Go West, Young Man – For Portland, @Pontifex Engineers @ArchbishopSample
And now, we get to see how the dynamic plays out.
At Roman Noon this Tuesday, the Pope named Bishop Alexander Sample of Marquette as the 11th archbishop of Portland in Oregon – the oldest metropolitan seat on the Pacific coast – succeeding Archbishop John Vlazny, who reached the retirement age of 75 in February 2012.
With his move to the "Rose City," the media-savvy @BishopSample, who turned 52 in November, leaves the home-church for which he was ordained a priest in 1990 to become the nation's youngest archbishop, besting San Antonio's Gustavo García-Siller MSpS by a full four years. For purposes of context, the last Stateside metropolitan to be named this young was a certain Timothy Michael Dolan on his appointment to Milwaukee in 2002; before then, the prior preceding instance of a 52 year-old US archbishop came five years earlier, when Charles Chaput OFM Cap. was transferred from Rapid City to Denver.
What's more, however, the trajectory of this appointee's ascent makes for a watershed moment: for the first time, a US priest raised to the episcopacy by Benedict XVI has now been launched into the top rank of the nation's 33 archbishops.
One of the pontiff's first picks on these shores, Sample – at 45, then the nation's youngest prelate, as well as the first American bishop to be born in the 1960s – was ordained in Marquette on 25 January 2006, the same day B16's first encyclical, Deus Caritas est, was released. (The archbishop-elect is shown above with a portrait of his first Michigan predecessor, the Slovenian missionary Bishop Frederic Baraga, whose cause for beatification Sample led in Marquette even before becoming its bishop. Baraga was declared Venerable on the affirmation of his heroic virtue by Benedict last spring.)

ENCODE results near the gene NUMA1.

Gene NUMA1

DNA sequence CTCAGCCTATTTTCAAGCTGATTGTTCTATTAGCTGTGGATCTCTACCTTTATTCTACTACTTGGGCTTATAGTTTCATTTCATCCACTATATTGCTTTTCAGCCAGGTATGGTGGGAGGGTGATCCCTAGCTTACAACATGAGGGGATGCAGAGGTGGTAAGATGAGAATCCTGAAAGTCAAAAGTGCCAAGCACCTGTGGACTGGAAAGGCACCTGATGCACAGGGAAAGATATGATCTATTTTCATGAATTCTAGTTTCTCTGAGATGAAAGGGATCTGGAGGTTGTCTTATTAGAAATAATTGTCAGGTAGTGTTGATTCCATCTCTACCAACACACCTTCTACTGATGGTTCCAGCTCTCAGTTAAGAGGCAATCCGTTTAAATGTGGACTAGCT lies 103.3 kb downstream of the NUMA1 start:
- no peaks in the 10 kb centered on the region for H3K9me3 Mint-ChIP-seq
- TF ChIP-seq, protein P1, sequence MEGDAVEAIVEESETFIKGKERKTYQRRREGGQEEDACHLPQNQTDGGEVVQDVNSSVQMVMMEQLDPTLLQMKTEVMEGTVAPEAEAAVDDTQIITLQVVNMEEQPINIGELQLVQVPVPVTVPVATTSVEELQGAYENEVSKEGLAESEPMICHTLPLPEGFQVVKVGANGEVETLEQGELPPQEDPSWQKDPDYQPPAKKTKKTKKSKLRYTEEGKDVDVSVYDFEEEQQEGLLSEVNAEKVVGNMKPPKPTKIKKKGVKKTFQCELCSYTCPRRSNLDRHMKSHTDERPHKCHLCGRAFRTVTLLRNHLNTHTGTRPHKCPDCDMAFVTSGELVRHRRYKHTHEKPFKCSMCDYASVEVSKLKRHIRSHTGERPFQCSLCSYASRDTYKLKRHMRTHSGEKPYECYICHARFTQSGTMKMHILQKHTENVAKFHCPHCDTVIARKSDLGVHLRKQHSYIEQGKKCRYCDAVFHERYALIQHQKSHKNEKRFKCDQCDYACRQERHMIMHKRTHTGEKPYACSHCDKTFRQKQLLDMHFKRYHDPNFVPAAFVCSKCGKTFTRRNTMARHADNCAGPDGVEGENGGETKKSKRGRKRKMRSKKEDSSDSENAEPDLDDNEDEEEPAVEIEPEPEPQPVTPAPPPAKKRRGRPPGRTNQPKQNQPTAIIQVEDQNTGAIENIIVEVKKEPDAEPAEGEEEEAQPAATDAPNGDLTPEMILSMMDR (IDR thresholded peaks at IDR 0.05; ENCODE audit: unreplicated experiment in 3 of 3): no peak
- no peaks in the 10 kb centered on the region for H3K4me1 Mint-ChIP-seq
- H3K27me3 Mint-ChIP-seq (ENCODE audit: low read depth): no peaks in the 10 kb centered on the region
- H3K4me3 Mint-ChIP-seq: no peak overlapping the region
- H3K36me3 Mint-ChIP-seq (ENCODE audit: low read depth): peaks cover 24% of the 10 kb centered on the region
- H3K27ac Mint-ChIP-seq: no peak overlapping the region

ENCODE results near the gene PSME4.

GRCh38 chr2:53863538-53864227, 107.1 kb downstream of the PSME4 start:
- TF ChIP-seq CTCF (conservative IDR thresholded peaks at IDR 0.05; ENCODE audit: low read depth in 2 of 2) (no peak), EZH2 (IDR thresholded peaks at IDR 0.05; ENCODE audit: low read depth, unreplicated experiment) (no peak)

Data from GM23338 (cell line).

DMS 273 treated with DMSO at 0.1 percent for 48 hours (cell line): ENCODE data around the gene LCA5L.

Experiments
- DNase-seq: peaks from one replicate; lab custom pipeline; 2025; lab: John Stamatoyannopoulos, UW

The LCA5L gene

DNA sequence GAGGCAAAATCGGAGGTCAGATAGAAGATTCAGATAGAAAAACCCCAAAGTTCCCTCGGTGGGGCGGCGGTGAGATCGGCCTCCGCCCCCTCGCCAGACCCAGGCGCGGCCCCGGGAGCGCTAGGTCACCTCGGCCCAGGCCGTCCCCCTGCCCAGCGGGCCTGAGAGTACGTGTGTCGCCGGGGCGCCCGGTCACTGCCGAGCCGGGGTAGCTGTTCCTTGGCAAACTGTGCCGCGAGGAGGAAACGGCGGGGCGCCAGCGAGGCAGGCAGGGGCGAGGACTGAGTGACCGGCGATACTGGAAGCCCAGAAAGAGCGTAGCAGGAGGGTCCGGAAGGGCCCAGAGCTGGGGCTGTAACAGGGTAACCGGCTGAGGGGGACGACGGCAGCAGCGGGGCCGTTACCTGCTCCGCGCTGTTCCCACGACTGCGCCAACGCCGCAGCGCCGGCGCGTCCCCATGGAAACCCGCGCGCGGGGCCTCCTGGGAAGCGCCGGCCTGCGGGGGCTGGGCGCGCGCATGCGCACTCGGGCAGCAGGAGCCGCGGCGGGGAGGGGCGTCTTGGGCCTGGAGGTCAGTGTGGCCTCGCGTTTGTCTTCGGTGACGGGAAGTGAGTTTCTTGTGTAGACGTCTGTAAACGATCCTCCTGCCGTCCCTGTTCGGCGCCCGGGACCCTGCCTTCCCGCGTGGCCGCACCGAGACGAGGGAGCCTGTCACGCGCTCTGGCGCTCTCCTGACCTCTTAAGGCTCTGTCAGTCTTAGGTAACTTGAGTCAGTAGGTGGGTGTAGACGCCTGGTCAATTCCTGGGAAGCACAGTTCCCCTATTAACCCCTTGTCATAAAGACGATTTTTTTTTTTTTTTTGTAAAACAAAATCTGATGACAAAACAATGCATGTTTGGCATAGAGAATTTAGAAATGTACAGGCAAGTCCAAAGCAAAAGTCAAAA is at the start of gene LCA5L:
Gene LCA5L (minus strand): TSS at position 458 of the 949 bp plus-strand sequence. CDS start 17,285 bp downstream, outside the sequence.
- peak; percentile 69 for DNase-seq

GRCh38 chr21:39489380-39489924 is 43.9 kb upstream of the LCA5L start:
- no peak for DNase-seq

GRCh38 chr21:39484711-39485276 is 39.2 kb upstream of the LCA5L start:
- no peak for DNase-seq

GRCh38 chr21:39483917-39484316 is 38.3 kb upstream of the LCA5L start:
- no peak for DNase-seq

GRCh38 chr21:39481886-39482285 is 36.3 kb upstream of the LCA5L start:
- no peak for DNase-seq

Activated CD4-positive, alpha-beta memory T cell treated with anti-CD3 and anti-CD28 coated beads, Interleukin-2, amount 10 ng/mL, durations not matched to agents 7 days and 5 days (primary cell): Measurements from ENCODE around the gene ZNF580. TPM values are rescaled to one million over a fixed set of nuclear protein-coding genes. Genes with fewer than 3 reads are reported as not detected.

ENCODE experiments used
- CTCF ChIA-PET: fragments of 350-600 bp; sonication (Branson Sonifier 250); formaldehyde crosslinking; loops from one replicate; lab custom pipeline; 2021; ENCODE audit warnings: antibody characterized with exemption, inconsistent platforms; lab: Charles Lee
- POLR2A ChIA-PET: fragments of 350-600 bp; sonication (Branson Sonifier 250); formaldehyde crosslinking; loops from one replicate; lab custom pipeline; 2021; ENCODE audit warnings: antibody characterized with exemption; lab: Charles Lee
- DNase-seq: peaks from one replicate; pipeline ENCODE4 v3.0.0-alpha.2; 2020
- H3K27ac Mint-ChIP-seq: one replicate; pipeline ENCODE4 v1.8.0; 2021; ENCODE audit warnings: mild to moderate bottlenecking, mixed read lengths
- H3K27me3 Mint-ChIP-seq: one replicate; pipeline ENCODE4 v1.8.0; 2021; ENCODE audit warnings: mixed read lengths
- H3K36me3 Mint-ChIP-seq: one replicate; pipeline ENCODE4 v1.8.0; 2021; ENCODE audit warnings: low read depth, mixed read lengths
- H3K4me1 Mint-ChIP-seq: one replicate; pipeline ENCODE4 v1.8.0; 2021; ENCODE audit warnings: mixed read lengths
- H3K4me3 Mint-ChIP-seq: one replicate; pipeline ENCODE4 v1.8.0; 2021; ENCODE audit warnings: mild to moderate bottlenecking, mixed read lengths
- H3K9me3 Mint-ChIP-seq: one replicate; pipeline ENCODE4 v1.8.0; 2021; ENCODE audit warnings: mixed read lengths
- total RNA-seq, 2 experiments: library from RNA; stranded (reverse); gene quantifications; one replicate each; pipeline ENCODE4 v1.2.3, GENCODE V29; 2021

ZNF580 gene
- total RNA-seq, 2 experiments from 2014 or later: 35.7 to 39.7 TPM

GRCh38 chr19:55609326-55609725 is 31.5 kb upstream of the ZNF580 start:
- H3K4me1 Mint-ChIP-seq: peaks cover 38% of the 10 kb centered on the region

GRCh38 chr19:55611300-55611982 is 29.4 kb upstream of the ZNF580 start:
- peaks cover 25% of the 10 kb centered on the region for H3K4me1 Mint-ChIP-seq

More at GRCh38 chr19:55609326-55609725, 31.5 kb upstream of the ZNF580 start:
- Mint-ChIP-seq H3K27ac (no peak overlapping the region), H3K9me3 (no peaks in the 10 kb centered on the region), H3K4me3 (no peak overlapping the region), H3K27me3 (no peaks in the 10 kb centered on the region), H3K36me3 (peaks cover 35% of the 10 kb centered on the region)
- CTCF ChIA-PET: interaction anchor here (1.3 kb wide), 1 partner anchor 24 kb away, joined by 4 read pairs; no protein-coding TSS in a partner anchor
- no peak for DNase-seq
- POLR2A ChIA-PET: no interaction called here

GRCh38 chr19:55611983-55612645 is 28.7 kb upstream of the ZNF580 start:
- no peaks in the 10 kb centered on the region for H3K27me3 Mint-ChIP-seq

Home to some 425,000 Catholics – and, so it seems, a high degree of ideological polarization over recent years – it bears noting that the Portland church can boast one of the ten largest US seminaries: Mount Angel, the house for diocesan and religious formation joined to the Benedictine abbey of the same name, where Vlazny appeared last week to confer the purple on its rector, now Msgr Joseph Betschart.
On another prominent front, the archdiocese is likewise the headquarters of Oregon Catholic Press, the provider of the liturgical and music books used in a plurality of the nation's 19,000 parishes, all of which bear the imprimatur of Portland's archbishop.
By no means, however, are the key realities ahead limited to matters spiritual: in the wake of the national sex-abuse eruption in 2002, in July 2004 the Portland church became the first American diocese to declare Chapter 11 bankruptcy under a deluge of civil litigation.
The process ended nearly three years later with a $75 million settlement of nearly 180 lawsuits. At the time, the internal costs of the archdiocese's reorganization alone were estimated to have run in excess of $15 million.
Born in Kalispell, Montana – which, aptly enough, is part of the Portland province – Sample moved with his family to Michigan's Upper Peninsula, studying metallurgical engineering at both undergrad and graduate level before entering priestly formation for Marquette.